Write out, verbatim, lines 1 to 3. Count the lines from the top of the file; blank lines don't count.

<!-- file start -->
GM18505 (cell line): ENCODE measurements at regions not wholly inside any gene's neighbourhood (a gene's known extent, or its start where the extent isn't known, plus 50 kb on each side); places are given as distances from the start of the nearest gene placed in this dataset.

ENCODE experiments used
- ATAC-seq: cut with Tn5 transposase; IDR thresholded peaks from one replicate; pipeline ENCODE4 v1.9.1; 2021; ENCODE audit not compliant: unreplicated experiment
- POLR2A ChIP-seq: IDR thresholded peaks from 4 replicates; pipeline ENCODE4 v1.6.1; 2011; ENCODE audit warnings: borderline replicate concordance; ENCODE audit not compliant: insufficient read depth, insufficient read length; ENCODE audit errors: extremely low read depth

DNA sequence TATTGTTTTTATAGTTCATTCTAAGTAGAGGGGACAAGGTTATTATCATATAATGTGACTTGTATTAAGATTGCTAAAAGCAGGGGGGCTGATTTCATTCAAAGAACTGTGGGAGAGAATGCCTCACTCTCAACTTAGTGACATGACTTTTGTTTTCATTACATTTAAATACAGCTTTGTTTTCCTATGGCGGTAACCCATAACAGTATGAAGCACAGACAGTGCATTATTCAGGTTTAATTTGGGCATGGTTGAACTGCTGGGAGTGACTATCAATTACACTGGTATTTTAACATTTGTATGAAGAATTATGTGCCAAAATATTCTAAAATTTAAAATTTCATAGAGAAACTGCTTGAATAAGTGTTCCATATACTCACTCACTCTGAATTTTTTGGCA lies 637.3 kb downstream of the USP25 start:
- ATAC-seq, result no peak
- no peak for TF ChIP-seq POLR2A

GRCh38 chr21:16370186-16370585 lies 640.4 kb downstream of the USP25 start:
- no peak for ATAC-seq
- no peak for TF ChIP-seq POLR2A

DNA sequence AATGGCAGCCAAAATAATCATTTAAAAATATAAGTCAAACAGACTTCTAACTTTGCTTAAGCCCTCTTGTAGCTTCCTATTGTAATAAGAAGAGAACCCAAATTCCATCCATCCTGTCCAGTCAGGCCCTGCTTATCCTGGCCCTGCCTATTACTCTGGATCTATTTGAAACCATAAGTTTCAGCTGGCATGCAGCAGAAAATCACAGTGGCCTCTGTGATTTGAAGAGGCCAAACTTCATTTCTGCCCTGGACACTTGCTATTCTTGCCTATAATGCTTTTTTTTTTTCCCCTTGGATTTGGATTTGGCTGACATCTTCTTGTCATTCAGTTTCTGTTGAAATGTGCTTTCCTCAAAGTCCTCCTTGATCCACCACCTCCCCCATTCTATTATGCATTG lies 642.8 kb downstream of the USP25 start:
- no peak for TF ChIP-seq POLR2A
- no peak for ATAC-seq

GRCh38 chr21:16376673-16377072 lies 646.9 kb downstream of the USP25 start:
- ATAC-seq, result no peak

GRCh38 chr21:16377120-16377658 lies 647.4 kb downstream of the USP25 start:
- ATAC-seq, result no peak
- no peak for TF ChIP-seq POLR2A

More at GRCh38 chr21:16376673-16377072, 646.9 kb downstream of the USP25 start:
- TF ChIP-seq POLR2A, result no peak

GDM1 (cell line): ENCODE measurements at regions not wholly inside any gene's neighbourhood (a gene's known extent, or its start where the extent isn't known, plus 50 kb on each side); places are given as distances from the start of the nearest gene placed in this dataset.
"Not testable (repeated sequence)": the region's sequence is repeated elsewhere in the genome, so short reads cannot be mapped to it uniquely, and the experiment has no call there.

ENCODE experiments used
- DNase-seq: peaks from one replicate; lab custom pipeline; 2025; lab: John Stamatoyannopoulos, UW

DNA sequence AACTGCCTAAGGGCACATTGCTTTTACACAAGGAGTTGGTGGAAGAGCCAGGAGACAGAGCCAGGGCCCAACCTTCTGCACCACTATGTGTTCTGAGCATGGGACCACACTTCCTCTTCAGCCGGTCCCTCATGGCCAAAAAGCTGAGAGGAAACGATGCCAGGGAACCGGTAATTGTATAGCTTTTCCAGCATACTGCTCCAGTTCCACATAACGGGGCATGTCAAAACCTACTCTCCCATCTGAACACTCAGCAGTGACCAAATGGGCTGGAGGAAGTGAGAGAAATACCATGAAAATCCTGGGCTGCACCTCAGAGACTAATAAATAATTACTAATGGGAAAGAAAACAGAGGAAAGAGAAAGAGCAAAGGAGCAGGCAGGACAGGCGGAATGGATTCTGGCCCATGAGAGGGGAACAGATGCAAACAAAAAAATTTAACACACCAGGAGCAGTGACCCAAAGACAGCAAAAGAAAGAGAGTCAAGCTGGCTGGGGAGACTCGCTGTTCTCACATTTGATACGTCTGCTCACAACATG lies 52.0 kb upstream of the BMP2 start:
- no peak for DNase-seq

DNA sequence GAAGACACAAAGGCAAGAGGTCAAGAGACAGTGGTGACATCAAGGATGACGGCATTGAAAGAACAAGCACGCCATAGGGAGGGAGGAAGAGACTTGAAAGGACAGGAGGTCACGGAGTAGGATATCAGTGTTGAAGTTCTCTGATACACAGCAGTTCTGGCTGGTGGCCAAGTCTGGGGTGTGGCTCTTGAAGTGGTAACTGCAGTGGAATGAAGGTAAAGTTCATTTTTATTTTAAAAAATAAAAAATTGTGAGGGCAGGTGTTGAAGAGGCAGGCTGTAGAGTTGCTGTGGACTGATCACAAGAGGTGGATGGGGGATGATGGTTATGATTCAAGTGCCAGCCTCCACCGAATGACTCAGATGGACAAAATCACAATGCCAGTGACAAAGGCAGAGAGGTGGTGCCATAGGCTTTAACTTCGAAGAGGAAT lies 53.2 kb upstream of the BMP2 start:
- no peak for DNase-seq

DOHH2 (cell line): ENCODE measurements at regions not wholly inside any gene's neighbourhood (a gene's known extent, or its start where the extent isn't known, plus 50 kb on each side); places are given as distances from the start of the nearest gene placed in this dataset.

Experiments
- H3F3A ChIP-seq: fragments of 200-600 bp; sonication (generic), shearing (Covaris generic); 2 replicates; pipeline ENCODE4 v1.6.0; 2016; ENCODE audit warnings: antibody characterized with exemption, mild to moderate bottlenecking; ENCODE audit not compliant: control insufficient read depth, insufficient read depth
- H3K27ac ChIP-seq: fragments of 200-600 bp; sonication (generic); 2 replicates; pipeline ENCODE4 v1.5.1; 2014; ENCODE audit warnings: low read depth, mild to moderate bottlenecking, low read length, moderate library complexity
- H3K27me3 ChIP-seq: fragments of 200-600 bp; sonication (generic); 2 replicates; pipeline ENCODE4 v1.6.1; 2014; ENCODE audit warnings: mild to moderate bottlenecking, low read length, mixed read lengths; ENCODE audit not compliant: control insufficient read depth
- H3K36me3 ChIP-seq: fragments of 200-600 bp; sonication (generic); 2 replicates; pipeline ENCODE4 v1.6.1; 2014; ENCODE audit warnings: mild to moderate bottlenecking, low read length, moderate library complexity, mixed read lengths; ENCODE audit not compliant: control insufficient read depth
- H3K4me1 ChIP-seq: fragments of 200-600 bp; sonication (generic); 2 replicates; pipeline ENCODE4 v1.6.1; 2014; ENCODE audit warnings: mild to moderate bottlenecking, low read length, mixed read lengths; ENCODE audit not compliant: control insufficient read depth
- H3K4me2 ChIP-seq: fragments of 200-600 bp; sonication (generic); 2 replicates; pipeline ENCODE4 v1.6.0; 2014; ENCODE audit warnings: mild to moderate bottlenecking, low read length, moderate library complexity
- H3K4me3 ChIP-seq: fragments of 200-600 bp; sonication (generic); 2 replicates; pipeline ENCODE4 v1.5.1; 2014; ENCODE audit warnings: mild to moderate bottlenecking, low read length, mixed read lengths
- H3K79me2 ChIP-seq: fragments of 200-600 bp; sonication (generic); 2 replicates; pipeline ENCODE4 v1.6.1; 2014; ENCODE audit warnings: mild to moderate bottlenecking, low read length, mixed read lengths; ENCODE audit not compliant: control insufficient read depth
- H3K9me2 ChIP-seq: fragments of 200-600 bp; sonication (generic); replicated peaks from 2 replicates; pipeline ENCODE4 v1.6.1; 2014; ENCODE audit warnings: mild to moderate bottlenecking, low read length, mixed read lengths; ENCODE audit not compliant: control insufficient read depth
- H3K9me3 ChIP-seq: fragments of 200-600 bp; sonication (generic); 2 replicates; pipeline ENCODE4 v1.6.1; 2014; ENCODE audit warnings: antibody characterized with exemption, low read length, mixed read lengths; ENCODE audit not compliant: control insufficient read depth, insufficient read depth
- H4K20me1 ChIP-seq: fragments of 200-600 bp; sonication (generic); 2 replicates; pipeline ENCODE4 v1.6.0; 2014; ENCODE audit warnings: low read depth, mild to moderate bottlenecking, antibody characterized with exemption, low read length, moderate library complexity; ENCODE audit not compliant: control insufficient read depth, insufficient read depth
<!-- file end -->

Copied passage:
GM18505 (cell line): ENCODE measurements at regions not wholly inside any gene's neighbourhood (a gene's known extent, or its start where the extent isn't known, plus 50 kb on each side); places are given as distances from the start of the nearest gene placed in this dataset.

ENCODE experiments used
- ATAC-seq: cut with Tn5 transposase; IDR thresholded peaks from one replicate; pipeline ENCODE4 v1.9.1; 2021; ENCODE audit not compliant: unreplicated experiment